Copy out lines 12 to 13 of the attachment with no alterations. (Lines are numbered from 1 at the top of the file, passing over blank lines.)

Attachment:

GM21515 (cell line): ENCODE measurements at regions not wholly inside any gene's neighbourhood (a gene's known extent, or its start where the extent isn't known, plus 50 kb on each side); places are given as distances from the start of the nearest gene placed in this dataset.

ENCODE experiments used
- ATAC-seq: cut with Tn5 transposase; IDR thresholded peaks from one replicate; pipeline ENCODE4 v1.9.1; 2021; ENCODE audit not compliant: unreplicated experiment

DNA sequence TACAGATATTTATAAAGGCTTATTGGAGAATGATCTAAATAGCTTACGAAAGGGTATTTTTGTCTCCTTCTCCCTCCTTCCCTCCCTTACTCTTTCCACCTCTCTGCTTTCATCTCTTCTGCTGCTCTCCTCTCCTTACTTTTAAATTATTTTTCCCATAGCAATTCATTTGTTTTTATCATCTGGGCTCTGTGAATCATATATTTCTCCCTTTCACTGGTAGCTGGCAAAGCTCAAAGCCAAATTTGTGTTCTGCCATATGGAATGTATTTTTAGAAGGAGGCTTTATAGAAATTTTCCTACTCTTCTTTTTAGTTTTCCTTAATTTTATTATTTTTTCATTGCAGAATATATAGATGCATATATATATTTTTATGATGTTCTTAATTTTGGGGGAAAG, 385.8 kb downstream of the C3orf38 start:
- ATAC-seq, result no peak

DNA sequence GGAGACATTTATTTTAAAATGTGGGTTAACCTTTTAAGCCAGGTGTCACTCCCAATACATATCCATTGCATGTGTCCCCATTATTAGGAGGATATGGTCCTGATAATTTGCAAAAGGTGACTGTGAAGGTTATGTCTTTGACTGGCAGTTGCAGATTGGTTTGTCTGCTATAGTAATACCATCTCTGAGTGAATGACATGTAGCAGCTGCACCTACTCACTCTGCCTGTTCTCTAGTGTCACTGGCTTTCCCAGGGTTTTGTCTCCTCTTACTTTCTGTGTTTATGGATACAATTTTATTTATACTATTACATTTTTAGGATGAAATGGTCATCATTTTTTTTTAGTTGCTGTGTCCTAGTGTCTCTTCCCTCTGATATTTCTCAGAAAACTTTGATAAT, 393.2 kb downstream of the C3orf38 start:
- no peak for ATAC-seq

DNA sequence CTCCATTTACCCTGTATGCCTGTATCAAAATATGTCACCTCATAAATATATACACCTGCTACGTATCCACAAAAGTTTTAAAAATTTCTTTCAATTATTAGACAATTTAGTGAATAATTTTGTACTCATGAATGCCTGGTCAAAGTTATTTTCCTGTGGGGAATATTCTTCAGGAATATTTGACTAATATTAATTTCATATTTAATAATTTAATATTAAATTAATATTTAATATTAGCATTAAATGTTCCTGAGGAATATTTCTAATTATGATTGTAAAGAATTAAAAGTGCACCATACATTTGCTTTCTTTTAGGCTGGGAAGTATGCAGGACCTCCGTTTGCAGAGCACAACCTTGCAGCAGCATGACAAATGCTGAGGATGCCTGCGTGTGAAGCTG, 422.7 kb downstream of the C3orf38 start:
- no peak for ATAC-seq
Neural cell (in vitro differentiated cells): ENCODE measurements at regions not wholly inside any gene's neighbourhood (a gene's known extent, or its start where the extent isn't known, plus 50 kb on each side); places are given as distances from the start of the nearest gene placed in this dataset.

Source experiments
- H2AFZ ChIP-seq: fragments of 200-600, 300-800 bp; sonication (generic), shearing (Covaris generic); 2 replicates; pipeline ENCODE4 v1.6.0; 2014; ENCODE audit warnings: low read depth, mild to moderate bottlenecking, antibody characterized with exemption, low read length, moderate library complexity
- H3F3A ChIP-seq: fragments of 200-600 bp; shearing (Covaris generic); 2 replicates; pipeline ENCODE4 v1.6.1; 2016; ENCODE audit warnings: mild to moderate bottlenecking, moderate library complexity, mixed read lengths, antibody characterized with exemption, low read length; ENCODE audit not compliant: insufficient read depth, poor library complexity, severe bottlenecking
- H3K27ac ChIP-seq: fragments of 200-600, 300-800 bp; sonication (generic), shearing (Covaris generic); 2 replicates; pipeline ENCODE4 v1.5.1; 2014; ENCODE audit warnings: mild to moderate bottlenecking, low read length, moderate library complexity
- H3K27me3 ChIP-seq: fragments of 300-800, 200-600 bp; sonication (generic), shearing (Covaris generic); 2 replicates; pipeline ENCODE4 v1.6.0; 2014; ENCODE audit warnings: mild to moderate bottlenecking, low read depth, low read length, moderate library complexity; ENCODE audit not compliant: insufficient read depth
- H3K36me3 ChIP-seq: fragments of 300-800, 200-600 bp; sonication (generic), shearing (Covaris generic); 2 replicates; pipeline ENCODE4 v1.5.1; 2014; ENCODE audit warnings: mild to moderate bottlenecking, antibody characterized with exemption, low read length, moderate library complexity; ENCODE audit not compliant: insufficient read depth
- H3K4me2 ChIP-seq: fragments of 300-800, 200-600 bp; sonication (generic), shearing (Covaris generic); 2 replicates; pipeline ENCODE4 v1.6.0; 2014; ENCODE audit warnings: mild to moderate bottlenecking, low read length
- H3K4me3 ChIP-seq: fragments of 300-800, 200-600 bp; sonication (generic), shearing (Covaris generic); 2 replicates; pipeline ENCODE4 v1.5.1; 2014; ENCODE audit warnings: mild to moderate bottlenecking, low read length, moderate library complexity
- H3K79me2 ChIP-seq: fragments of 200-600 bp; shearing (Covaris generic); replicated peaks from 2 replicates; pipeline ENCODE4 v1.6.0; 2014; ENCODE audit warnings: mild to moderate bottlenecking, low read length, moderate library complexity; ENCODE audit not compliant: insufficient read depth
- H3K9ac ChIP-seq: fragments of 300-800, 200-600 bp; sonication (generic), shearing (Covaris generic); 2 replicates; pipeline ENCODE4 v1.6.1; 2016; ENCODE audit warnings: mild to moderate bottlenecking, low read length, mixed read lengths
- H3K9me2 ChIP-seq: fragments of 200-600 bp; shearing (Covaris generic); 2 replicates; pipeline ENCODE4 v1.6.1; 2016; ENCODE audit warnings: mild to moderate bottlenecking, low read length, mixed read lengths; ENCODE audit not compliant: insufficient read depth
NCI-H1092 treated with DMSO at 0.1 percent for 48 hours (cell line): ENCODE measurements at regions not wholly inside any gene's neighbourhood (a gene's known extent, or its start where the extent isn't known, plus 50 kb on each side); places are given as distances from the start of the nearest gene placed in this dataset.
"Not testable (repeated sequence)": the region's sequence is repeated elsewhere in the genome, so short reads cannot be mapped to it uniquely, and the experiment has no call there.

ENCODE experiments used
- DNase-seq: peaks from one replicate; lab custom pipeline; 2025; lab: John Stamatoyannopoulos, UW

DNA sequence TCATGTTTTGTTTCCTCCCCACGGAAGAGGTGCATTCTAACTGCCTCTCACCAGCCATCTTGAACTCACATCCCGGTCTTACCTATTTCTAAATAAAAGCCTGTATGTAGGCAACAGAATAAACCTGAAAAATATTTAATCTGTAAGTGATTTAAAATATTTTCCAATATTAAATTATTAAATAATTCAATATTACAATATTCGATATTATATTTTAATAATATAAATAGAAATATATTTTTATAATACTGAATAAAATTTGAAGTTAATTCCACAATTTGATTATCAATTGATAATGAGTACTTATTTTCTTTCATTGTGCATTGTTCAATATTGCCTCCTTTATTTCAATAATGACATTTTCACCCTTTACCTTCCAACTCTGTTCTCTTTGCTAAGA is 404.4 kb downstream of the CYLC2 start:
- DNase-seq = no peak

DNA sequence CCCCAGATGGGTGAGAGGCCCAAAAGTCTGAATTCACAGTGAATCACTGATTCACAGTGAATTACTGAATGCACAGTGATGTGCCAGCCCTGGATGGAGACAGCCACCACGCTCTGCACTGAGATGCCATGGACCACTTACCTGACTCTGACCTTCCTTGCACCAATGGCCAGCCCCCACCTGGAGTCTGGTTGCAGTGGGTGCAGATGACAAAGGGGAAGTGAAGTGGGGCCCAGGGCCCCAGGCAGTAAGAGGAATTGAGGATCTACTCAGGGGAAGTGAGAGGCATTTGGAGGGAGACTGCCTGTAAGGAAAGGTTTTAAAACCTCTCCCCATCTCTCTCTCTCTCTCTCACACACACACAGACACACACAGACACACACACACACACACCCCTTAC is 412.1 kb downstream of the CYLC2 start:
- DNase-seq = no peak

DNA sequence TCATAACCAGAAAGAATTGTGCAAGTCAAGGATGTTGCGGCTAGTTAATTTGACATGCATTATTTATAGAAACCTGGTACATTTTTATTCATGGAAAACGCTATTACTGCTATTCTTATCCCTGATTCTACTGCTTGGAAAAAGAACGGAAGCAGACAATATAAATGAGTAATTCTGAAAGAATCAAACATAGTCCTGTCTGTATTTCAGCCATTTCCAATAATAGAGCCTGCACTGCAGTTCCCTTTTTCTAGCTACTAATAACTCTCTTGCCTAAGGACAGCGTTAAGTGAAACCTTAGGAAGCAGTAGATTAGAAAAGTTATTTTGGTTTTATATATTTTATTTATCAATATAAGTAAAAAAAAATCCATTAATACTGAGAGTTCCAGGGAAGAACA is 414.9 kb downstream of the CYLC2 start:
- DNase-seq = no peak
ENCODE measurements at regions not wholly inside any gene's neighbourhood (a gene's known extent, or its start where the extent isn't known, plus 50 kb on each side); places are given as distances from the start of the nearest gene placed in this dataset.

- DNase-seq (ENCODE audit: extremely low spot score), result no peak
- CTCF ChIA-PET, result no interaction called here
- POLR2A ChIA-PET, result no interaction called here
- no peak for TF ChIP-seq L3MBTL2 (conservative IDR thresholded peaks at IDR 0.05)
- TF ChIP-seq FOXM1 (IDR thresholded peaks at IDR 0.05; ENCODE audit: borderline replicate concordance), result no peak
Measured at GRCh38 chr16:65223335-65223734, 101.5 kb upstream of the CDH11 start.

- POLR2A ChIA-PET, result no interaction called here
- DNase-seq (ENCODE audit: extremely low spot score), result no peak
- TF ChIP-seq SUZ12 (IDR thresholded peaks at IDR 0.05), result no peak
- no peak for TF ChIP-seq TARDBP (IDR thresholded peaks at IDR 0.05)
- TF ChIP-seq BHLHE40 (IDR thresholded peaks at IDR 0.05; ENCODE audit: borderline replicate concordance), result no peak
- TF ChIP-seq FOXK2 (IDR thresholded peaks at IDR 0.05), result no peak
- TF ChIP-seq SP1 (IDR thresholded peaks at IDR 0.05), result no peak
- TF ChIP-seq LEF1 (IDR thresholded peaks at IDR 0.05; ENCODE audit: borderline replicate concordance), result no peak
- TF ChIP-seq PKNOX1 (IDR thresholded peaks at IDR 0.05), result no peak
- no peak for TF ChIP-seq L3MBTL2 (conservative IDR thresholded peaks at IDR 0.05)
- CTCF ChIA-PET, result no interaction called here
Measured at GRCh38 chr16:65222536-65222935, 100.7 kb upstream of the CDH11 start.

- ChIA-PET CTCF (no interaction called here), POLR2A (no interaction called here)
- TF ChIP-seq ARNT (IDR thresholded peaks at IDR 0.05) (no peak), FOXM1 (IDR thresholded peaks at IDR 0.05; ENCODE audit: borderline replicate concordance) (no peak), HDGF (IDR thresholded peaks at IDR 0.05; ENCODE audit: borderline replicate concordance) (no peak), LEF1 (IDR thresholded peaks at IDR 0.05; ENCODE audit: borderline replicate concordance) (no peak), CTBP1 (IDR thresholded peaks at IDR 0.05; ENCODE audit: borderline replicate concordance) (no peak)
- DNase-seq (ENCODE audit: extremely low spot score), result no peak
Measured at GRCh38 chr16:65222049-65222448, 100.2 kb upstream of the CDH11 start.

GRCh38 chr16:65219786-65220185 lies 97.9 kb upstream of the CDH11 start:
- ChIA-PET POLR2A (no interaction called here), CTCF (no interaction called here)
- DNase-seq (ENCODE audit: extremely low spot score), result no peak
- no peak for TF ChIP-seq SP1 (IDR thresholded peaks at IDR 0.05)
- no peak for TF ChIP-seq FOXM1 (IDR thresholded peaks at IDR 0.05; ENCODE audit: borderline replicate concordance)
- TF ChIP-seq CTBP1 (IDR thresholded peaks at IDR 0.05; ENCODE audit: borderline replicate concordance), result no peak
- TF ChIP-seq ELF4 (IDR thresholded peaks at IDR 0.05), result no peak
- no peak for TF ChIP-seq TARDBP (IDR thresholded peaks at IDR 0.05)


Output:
- H2AFZ ChIP-seq: fragments of 200-600, 300-800 bp; sonication (generic), shearing (Covaris generic); 2 replicates; pipeline ENCODE4 v1.6.0; 2014; ENCODE audit warnings: low read depth, mild to moderate bottlenecking, antibody characterized with exemption, low read length, moderate library complexity
- H3F3A ChIP-seq: fragments of 200-600 bp; shearing (Covaris generic); 2 replicates; pipeline ENCODE4 v1.6.1; 2016; ENCODE audit warnings: mild to moderate bottlenecking, moderate library complexity, mixed read lengths, antibody characterized with exemption, low read length; ENCODE audit not compliant: insufficient read depth, poor library complexity, severe bottlenecking